Featherstone: Schools would be sunk without parent volunteers
'You didn't come on any field trips this year," my first-grader observed at dinner the other night, sending pangs of guilt and sadness through my heart.
In my defense, I did chaperone one field trip back in the fall -- too long ago for a 7-year-old to remember now that we've come to the end of the school year. But last year I was one of those public school mothers who volunteered constantly -- in the classroom, for school trips, anything the teacher needed. This year, work made too many demands on my time.
With our schools so strapped for money and labor, they depend increasingly on parents to pitch in. At my son's school, parents are often told that our kids would never be able to experience so many excursions without our help.
With more adults in the classroom, each kid gets more attention, and teachers have more time to spend with those who are struggling. Teachers, some of whom may have as many as 32 students, can't do these things alone. Throughout the city, parent volunteers help staff the library, enabling classes to better use this vital resource.
Parents with time also raise money. Without them, many of our schools would go without arts programs, substitute teachers and, in some cases, paper.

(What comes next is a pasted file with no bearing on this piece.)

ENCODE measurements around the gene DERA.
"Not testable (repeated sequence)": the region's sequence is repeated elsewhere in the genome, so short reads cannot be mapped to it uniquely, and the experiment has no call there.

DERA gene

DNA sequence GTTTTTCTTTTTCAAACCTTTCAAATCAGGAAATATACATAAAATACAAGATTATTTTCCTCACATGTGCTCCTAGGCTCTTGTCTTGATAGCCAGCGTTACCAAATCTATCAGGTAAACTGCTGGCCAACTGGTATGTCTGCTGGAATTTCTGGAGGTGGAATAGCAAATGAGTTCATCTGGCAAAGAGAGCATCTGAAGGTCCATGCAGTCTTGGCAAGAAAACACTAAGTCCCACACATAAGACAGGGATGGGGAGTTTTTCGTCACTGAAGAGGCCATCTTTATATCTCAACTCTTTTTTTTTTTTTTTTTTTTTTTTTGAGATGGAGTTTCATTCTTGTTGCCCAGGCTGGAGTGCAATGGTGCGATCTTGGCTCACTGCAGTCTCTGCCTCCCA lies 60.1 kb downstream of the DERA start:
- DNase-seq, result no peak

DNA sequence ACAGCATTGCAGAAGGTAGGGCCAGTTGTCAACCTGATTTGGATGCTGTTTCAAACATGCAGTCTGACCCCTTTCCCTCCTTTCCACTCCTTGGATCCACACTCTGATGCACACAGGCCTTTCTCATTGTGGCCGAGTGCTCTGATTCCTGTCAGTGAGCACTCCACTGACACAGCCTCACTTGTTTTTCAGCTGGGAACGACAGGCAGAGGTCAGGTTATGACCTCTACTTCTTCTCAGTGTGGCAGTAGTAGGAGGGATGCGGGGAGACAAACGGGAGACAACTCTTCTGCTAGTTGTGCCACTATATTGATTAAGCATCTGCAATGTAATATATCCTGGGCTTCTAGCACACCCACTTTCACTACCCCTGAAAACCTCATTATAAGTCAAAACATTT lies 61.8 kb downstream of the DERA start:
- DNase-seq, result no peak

Being part of your child's school is rewarding. I still get hugs from my son's former kindergarten classmates. But only a minority of schools have children whose parents are fortunate enough to have this kind of time. Most people work too much or have too many family obligations beyond school. Time is -- not always, but mostly -- a resource associated with economic privilege.
This means that the kids who most need museum trips and more adult attention in the classroom and extra money for their schools -- the children from lower-income families -- are the least likely to get those things.
In addition to its class inequity, the volunteer-driven model of public education seems to be based on the outdated assumption that mothers, in particular, have no lives beyond their children.
Our schools should be able to function smoothly on the (hello, 21st century!) assumption that women are busy, and on the economically realistic assumption that parents must work.
Liza Featherstone lives and writes in Clinton Hill, Brooklyn.